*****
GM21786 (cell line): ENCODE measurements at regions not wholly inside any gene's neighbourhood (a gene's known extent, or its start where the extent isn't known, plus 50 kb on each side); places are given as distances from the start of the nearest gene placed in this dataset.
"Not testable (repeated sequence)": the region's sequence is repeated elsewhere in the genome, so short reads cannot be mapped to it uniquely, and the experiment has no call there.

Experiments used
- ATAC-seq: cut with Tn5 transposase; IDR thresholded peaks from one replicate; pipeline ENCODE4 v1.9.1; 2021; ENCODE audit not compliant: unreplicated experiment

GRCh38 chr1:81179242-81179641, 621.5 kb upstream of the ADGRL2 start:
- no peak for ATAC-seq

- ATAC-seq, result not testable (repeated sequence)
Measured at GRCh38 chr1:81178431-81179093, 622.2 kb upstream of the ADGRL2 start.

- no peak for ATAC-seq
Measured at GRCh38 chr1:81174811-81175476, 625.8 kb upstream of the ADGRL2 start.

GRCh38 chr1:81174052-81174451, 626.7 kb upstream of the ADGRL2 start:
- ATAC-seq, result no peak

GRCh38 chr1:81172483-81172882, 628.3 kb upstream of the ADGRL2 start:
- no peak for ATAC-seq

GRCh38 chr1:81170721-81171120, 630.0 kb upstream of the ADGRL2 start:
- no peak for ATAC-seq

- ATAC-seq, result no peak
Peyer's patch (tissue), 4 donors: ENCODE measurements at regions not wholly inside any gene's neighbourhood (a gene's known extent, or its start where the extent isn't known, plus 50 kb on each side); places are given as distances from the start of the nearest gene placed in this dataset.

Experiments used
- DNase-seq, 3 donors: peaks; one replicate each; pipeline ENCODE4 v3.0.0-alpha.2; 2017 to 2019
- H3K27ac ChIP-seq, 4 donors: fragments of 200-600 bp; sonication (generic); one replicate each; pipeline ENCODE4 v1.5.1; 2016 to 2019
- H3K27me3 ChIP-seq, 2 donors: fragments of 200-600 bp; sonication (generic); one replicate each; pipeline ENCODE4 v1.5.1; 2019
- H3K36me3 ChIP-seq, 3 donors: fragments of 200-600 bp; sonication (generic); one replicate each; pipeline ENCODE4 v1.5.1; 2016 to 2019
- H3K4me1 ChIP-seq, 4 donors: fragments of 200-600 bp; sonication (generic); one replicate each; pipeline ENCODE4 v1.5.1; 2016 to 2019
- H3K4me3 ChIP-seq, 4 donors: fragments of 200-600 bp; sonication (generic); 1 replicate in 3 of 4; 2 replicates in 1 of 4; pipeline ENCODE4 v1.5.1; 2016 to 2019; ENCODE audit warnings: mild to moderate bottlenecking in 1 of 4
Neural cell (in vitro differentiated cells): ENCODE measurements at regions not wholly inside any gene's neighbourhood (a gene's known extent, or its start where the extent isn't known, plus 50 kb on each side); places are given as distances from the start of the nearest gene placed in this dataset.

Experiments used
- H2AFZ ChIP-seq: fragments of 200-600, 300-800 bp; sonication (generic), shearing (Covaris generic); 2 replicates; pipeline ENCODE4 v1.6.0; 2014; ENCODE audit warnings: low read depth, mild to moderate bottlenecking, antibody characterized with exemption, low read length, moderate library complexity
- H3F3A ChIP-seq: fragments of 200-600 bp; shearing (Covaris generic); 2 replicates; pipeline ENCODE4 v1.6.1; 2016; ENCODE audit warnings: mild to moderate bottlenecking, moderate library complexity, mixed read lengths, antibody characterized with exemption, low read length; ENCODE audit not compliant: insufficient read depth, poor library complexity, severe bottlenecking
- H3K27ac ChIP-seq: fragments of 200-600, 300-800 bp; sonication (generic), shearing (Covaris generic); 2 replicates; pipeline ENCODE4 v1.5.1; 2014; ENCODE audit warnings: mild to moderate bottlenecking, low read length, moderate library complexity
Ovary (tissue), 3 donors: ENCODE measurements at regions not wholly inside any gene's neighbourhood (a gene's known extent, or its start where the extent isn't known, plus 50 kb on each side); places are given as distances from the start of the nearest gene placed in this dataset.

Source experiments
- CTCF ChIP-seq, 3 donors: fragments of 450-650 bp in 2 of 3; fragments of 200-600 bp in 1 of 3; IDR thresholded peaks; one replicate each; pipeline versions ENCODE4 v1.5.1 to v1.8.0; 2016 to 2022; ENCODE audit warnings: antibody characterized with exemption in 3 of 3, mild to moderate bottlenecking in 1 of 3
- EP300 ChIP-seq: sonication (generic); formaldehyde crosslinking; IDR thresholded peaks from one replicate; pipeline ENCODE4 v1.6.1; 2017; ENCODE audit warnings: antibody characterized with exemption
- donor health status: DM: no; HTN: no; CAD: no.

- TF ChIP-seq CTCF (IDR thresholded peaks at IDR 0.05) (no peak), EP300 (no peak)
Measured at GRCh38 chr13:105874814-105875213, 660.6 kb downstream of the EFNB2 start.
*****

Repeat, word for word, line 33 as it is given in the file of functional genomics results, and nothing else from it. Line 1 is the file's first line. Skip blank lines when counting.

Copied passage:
- CTCF ChIP-seq, 3 donors: fragments of 450-650 bp in 2 of 3; fragments of 200-600 bp in 1 of 3; IDR thresholded peaks; one replicate each; pipeline versions ENCODE4 v1.5.1 to v1.8.0; 2016 to 2022; ENCODE audit warnings: antibody characterized with exemption in 3 of 3, mild to moderate bottlenecking in 1 of 3